Diagnosis brings about a complex mix of feelings, worries and emotions, some will be shared, others unique to you. Remember it’s ok to give yourself the time and space to feel however you need to feel.
I remember only too well, the cacophony of emotions which overwhelmed me eight years ago. For me it was a mixture of relief that at last I understood, terror that my daughter would never have a friend and guilt that I was letting her down because I didn’t know how to help her.
But however you feel, remember that that is ok. Breathe and remember that you are human.
Take time amidst the panic to enjoy your child exactly as they are. Remember that they are the same person today as they were yesterday, no more, no less. Spend some time just playing or talking with them about the things they love. Remind yourself that together you are a formidable force.
Find A Tribe
If there is one regret I have from our early days after diagnosis, it’s that I isolated us both. I found it hard to be around families who had neurotypical children and yet when we went to local support groups, it was rare to find others of a similar age and profile. It took us a long time to find our Tribe: both the friends with neurotypical children who didn’t take no for an answer, and those we have found online.
It makes a difference. A huge one.
However hard it is to put yourself out there and find that Tribe, I promise it is worth it. Not only for you, but for your child.
Listen To (And Ask For) Advice
Don’t be afraid to ask for advice and listen to what is given. Whether you have professionals involved or speak to other parents who have travelled the path before, listening to others is a great way to find strategies that work. And believe sometimes it’s the crazy ideas that work the best…. I have been known to spend significant amounts of time pretending to be a blue cat in order to engage with a student… if it feels right it’s probably worth a try.
Do Your Research (Or find someone who has)
Read, read and read some more. Whether it’s via books, blog posts or our #UniqueAndSuccessful Membership scheme empower yourself. Learn everything you can. Doing so will not only put you in the best possible position to understand your child but it will also empower you. It will mean you feel more confident in your parenting decisions and are better placed to fight for what your child needs.
But Follow Your Gut..
There is a plethora of advice out there. Some good and some not so good. If it doesn’t sound right, feels too good to be true, or offers a miracle cure it’s probably best avoided. Remember always that your child is your child, unique and individual. You know them best. You have the final call. Follow your instincts and you will not go far wrong.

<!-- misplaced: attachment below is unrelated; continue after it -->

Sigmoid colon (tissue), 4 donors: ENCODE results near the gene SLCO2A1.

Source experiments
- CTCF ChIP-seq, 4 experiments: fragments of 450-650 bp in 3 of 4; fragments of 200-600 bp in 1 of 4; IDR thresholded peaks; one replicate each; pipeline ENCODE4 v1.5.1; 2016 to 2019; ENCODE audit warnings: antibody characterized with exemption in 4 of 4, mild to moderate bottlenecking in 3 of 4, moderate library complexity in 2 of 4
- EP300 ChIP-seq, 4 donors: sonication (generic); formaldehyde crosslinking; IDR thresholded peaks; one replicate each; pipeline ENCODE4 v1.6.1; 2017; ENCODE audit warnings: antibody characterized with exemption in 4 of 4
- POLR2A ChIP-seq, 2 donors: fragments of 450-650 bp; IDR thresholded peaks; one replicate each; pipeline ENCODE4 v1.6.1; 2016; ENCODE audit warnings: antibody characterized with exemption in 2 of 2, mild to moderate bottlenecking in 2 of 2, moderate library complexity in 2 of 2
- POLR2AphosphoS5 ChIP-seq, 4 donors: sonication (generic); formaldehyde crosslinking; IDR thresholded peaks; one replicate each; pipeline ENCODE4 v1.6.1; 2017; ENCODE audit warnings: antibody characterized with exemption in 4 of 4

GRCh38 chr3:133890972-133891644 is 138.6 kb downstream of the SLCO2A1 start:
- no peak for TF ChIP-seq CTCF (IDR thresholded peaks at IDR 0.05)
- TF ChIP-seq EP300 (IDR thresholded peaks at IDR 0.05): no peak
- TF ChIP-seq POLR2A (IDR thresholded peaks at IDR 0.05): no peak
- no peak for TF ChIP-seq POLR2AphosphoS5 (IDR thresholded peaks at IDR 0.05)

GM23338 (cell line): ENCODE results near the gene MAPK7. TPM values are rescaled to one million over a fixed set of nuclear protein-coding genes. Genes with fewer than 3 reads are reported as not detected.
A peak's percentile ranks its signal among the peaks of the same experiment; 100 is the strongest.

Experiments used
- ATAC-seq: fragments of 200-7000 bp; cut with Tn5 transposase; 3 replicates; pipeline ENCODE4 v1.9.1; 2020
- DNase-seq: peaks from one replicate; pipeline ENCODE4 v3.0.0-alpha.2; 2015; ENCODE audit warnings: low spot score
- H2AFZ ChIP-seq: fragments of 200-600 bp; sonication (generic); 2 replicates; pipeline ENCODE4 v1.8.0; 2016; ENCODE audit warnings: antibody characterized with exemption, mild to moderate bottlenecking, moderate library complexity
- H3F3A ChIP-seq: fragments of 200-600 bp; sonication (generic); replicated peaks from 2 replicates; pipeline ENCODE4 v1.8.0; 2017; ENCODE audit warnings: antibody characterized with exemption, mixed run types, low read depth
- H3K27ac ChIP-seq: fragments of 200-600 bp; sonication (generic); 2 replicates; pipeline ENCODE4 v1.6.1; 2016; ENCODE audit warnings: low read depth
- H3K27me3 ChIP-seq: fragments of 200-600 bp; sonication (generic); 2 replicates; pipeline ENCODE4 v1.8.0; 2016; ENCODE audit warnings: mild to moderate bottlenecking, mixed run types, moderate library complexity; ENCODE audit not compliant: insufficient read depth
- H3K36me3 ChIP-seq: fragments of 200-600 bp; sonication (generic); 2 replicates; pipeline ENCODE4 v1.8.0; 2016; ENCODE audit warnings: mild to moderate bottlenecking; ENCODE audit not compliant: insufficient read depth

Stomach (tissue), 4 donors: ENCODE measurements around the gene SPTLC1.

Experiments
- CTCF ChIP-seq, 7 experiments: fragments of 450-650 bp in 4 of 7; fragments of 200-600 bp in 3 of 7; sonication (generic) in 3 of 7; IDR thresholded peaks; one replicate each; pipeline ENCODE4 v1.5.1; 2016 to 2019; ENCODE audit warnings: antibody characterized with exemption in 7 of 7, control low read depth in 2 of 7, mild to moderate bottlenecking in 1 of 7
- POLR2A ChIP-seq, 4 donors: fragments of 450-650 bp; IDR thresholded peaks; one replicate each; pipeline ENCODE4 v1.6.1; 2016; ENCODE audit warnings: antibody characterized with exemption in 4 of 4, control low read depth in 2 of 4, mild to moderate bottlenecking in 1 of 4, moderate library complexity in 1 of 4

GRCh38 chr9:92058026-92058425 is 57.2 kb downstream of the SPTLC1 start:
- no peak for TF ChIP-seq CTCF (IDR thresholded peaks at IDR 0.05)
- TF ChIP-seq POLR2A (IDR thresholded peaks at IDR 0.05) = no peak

Ditch The Guilt
Yes I know, I hear you. It’s hard. Guilt comes with the territory of being a parent. But listen to me now and listen carefully. You are a human being doing their very best. No one can ask more of you than that. I know right now it feels like you are in this way out of your depth, but I promise you it will get easier.
Find Out About Local Services
Investigate what is available to you locally, whether that’s local autism support groups or access to speech therapy, occupational therapy or educational support. Depending on where you’re based your entitlement to local services will vary, but in many areas it pays to do your research. All too often services exist that families are never told about.
Get Ready To Stand Your Ground
The hardest part of this journey is going to be that right support often doesn’t happen easily. To secure the best future for your child, you are going to have to get pushy. You’re going to have to fight. Prepare yourself for this right from the beginning. Don’t assume because one person tells you something it is right, check and double check. Then fight some more. As hard as it is to say this, sadly the children who get access to services are those whose parents fight for those services.
Remember Things Will Get Easier
Right now things feel completely overwhelming, you are not sure where to turn for help and your roadmap feels as though it has disappeared. It won’t always be this way. Over time you will grow more confident, you will begin to devise a new roadmap, and a new kind of normal will develop. You, your child and your family will be happy. You can do this, and if you need our help we are here to help you to do so.
Do You Need More Help?
Why not join our lovely, friendly Facebook Group full of parents and teachers working together to share strategies to help our children.
If you do want to learn more you might find our journal useful place to start. It’s full of different posts containing strategies to try out.
Our support packages are also a great place to access more intensive support.